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Saturday, February 28, 2009

He was Fonda View-Master

If you grew up in the 70's, odds are you saw Henry Fonda's endorsement of The GAF View-Master viewer and disks (photo courtesy of www.viewmaster.co.uk). If you remember this, then you may also remember some comedian of that era doing a Henry Fonda impression and really exaggerating his pronunciation of GAF as, "GGGAAAAFFF". For those of you who grew up during the 80's or later, well, your time line for the progress of picture viewers goes something like this: Cave drawings>View-Master>Image viewer on an I-pod, or mp3 player. So, somewhere in the middle ages a company, possibly Sawyer, invented a hand-held slide viewer that could hold 7 images with a caption on a single disk. Oh, there were other viewers, but mainly the kind that you find for inspecting a single 35mm slide. The View-Master was really an updated version of the stereoscope.

I often see these disks and viewers at tag sales and get a little nostalgic for the one I had as a kid. In the 60's & 70's the company (or whom ever owned the rights to it) reinvented this toy by creating disks that featured scenes from Disney movies and television programs. In many cases these scenes were elaborately recreated by modelers with full back drops that allow the View Master photographers the ability to create the 3d effect with great depth of field. I remember the Flintstones disk I had and how they had captured the "barney-copter's" flight and froze it in mid air. This was impressive to a 10 year old. So, I look at these disks from time to time, just to see what's on them. I am not sure at which sale this one disk caught my attention:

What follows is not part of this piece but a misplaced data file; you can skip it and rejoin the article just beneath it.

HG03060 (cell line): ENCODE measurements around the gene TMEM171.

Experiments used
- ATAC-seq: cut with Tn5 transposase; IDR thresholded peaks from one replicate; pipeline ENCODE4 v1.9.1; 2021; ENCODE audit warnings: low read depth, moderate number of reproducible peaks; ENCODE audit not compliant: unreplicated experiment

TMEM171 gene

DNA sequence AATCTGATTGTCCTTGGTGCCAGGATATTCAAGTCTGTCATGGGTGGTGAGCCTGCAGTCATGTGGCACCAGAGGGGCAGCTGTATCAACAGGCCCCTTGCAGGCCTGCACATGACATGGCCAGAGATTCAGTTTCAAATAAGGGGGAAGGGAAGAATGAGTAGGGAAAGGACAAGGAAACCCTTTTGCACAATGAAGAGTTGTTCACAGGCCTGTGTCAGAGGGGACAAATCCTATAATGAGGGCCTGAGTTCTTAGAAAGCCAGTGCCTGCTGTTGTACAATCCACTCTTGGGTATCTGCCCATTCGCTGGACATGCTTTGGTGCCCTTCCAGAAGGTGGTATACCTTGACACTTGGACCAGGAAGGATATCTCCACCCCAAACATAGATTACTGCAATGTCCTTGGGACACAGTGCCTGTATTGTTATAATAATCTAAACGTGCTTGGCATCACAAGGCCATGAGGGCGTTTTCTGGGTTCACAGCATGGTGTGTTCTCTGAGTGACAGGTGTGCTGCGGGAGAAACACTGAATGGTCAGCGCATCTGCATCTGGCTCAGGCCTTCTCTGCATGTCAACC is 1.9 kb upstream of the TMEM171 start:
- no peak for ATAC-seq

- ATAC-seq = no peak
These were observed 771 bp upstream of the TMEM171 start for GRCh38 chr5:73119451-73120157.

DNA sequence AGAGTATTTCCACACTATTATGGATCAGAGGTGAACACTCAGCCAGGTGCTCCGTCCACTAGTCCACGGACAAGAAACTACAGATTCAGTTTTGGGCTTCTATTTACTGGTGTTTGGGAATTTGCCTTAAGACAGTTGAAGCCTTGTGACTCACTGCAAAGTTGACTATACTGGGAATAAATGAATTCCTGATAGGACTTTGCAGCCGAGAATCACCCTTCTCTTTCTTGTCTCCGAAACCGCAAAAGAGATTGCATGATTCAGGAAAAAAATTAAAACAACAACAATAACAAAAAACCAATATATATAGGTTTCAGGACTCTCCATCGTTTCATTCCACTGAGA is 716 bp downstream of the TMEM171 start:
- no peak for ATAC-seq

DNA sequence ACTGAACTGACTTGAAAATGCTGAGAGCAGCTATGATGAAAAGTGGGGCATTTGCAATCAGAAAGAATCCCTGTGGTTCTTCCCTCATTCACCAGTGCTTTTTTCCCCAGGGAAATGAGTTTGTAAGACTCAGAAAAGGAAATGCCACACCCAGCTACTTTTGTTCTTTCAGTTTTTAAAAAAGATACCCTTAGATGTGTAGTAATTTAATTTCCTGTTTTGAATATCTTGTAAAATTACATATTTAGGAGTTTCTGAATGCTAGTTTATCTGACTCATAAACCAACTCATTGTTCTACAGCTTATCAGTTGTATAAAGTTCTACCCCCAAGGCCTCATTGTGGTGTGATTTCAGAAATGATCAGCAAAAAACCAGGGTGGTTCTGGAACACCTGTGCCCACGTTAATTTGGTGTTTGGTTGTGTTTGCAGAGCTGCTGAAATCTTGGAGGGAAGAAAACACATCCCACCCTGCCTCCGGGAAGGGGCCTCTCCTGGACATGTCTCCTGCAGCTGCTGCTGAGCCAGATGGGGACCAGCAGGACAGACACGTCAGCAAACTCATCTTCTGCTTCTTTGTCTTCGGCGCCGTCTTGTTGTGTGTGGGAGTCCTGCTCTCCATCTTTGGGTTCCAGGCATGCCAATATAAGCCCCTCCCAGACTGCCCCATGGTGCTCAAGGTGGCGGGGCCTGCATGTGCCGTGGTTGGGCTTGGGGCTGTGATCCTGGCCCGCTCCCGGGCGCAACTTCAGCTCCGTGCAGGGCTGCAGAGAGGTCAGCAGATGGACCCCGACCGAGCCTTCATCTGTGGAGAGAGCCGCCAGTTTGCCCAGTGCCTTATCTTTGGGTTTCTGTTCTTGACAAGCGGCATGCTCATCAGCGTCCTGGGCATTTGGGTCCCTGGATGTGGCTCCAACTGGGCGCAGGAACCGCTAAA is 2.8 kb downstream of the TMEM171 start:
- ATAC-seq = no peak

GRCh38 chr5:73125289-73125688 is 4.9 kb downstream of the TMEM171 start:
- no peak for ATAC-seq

Hmmm, rural Connecticut. This really tickled the urban archeologist in me. Local history courtesy of View-Master promoting the images as "7 more wonders of the world". What in Connecticut could possibly have stood out to the photo editors as comparable to the great pyramid of Giza?
Whoa! 3 locations in Western Connecticut! Kent Falls, Lover's Leap, and Candlewood Lake . With a copyright date of 1950 this means there may be an opportunity to compare the images on the disk side by side with the 3 locations now 59 years later. The challenge (or fun) will be trying to figure out where the photographer was standing when he/she took the pictures and how to get these to a size and resolution where visitors can appreciate them. Here is my best shot of the Candlewood Lake one (note the yellow flowers in the foreground):
Any guesses? Ugh! Me neither. Maybe from Mist Hill in New Milford as you look at the behemoth peninsula that becomes Indian Point? However, without subtracting 59 years of growth and development I may have to stand in someone's basement to find the right spot. I took the same close up of this disk section and flipped it because it has as good a shot of Lovers Leap (clicking on it will make it easier to see):
What I find fascinating in this shot is the huge land mass that occupies the middle of this northerly section of lake Lillinonah (which the Housatonic feeds in to). Look at this image which was loaned to me for this post by RichardRizzo from his blog: Minds Eye.Lovers Leap
Though taken in 1979 you can see that the land mass or island shown in the slide is gone. Where did it go? Erosion from the various draw downs over the years as this man made lake was managed over the years? That's my guess. Anyone who has visited the "leap" will tell you, if you happen to be out some day looking for something to do, check this park out. The restoration, which was completed in 2007 has created a nice parking area, preserved an old iron bridge and created marked trails to explore. You may just see me there, I'll be the one who keeps looking through the View-Master, then peering out, then looking through the View-Master until I'm sure I am standing in the right spot. Or, I may just be looking for the "barney-copter".

1 comment:

  1. Great post, I would of never known that island even existed, what is most amazing is the short time that it took to erode.
    Thanks for sharing.


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